LTCI: Stability in sight?
The Essential Guide
The combination of aging baby boomers and spiraling long-term care costs has created an environment that should be ideal for LTCI sales, but that’s not happening. Sales of individual long-term care insurance (LTCI) policies have been flat or negative in recent years. Several insurers have raised premiums, reduced benefits or tightened underwriting standards; other insurance companies are leaving the market entirely. Should senior market advisors follow suit and focus on other products or is there a silver lining in the LTCI-market clouds?
According to LIMRA, LTCI sales results in 2011 were mixed: premiums increased by 4 percent but the number of lives (i.e., new policy sales) fell by 2 percent. The first half of 2012 was weak, as well: lives dropped by 7 percent versus the same period last year to roughly 108,000. Premiums were 2 percent lower for the same period. Results among the top insurers are mixed, though. Eight companies reported significantly lower business—down 20 percent or more—for the first half of this year. But new premium for the top five carriers combined grew 15 percent through the second quarter of 2012.
Sales of hybrid or combination life policies remained strong. In 2011, these products grew 56 percent, representing the third consecutive year of double-digit growth, according to LIMRA’s 2011 Individual Life Combination Products Annual Review. Total new premium for life combination products reached $2.2 billion in 2011, approximately 13 percent of total individual life insurance new premium. More than 72,000 combination policies were sold in 2011, which make up approximately 16 percent of all long-term care insurance policies and contracts sold in 2011.
Causes of volatility
The sales figures show that it’s certainly a better environment than 2009, for instance. So what’s causing the shake-ups with insurers? Observers cite several factors: longevity risk, persistently low lapse rates and historically rock-bottom interest rates. “There’s so much uncertainty about the health status and the needs for personal assistance of people in very old age,” says Howard Gleckman, author of “Caring for Our Parents” (St. Martin’s Press, 2009) and resident fellow at the Urban Institute in Washington, D.C. “Medical science is making it possible for people to live longer with multiple chronic diseases that once killed them relatively quickly. It’s almost impossible to really predict accurately the needs and the life expectancy of those patients.”
The problem of low LTCI-policy lapse rates has been around for a while. “The good news/bad news on that is clearly the policy owners have seen value in the policy and therefore have not been incented to voluntarily lapse their policy,” says Steven Zabel, senior vice-president for long-term care insurance with Genworth Financial Inc. in Richmond, Va. “The downside of that from a profitability perspective is you just have many, many more people in-force in the book when it comes time to actually file a claim. What we’ve seen is our ultimate lapse rates are right around 1 percent.”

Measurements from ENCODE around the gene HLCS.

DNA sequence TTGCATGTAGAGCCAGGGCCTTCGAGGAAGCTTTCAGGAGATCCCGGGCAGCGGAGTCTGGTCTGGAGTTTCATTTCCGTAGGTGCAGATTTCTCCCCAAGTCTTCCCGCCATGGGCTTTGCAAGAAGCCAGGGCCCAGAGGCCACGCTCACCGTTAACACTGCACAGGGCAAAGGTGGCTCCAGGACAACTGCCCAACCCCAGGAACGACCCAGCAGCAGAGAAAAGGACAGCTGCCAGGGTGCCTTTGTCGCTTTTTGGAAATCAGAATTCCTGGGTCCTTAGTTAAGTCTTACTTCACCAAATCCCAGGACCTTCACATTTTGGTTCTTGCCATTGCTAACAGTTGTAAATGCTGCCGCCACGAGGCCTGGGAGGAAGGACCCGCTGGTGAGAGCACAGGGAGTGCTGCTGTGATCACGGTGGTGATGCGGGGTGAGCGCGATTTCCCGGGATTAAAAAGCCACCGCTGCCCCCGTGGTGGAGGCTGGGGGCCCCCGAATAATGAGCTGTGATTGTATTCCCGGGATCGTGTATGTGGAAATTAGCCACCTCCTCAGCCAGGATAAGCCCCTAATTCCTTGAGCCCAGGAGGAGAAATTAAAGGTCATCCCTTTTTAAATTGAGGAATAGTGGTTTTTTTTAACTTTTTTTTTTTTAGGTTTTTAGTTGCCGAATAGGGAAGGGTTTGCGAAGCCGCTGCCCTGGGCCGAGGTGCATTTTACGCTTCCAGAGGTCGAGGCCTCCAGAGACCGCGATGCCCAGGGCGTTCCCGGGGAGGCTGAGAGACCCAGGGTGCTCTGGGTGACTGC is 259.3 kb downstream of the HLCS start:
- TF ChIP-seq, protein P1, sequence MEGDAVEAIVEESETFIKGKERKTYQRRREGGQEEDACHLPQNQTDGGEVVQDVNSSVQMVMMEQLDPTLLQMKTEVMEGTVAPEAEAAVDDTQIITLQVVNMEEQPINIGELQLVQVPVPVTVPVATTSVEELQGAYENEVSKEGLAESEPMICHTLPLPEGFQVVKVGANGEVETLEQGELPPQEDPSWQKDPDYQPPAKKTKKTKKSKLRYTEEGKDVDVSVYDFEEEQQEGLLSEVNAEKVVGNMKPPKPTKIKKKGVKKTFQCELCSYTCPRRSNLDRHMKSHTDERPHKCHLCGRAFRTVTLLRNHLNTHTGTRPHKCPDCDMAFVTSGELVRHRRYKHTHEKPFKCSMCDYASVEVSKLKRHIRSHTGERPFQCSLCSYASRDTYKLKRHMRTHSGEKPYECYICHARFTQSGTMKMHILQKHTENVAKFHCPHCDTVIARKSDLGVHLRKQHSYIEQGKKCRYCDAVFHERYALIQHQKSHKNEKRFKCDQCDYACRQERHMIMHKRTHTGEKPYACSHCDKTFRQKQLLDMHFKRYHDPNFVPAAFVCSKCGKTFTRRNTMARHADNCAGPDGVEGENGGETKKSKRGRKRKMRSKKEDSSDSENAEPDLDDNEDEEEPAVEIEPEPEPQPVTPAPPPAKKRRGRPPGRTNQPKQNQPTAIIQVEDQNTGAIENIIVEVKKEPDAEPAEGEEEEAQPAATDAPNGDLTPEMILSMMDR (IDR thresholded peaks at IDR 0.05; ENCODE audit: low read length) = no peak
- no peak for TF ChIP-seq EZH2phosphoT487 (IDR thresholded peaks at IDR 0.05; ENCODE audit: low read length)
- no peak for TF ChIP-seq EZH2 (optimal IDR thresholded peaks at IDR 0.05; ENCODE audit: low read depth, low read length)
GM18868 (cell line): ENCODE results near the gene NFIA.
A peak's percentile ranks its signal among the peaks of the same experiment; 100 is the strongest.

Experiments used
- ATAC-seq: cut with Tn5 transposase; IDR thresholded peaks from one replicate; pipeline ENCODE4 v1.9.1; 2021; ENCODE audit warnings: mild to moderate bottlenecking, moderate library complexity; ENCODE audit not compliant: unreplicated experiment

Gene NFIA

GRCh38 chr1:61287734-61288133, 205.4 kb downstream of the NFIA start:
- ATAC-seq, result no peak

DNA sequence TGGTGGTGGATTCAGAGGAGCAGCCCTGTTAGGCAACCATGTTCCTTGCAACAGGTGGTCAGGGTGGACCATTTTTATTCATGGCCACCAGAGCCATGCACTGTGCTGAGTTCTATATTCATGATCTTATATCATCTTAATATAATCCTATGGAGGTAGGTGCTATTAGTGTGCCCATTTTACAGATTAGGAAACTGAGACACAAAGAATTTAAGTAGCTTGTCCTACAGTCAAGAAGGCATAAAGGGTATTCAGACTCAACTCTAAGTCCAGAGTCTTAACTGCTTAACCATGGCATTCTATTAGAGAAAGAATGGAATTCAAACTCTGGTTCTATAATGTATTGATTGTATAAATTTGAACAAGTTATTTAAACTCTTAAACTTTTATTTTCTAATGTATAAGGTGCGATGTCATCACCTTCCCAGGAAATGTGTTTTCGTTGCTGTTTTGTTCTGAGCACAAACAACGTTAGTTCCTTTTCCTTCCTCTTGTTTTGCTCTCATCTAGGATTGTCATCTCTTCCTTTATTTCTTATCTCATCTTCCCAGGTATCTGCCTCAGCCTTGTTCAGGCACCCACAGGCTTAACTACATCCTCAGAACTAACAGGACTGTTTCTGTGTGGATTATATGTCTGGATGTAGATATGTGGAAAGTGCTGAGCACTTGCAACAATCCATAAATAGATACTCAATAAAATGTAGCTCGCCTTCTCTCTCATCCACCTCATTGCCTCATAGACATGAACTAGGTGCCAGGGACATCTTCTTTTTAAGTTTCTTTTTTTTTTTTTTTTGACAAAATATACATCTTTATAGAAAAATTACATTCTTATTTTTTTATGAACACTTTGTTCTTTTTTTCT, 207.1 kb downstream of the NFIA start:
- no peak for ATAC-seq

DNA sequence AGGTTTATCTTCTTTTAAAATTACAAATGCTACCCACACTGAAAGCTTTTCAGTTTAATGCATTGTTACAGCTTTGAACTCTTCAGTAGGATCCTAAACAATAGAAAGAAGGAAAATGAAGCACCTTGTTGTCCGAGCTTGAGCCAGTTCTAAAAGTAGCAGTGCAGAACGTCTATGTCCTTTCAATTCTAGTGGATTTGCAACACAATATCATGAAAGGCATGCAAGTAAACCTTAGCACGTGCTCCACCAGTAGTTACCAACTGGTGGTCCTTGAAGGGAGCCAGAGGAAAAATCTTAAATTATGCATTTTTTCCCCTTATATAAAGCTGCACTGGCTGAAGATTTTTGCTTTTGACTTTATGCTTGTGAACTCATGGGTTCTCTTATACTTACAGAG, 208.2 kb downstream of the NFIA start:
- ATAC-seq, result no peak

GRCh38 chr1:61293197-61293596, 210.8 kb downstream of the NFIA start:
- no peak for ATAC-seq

Genworth has been using the 1 percent figure in its pricing for about the past 10 to 15 years, Zabel says, and he believes that data is credible. A more recent challenge has been the Federal Reserve’s decision to hold interest rates extremely low, which reduces insurers’ interest earnings on their investment portfolios. Because policies are in force for longer periods, however, insurers don’t assume that rates will always remain at current levels. “Our product that we currently are filing and will implement next year has a 4 percent interest rate assumption,” says Zabel. “That’s 4 percent over the life of the policy so that’s an assumption that interest rates will stay at a 4-percent level for 30 to 40 years, which I’m not going to say that that’s conservative but we think that’s a fairly safe assumption.”
Genworth isn’t limited to simply tracking current interest rates, though. Zabel says the company has an interest-rate hedging program in place on its older blocks of business. Those derivatives-based hedges help the company lock in interest rates that support its pricing objectives. Although the program hasn’t completely eliminated the interest rate risk, Zabel believes it definitely has mitigated a portion of that risk.
“Clearly the policy owners have seen value in the policy and therefore have not been incented to voluntarily lapse their policy.” ~Steven Zabel, Genworth Financial
Jesse Slome, executive director of the American Association for Long-Term Care Insurance in Westlake Village, Calif., also remains optimistic about the LTCI market’s prospects. “All of the discussion on a policy side about Medicare and Medicaid shrinking benefits will make private options including long-term care insurance far more attractive,” says Slome. “At the same time, companies are unveiling new products that will take some time to gain a foothold but once they do those products will start to penetrate the market.”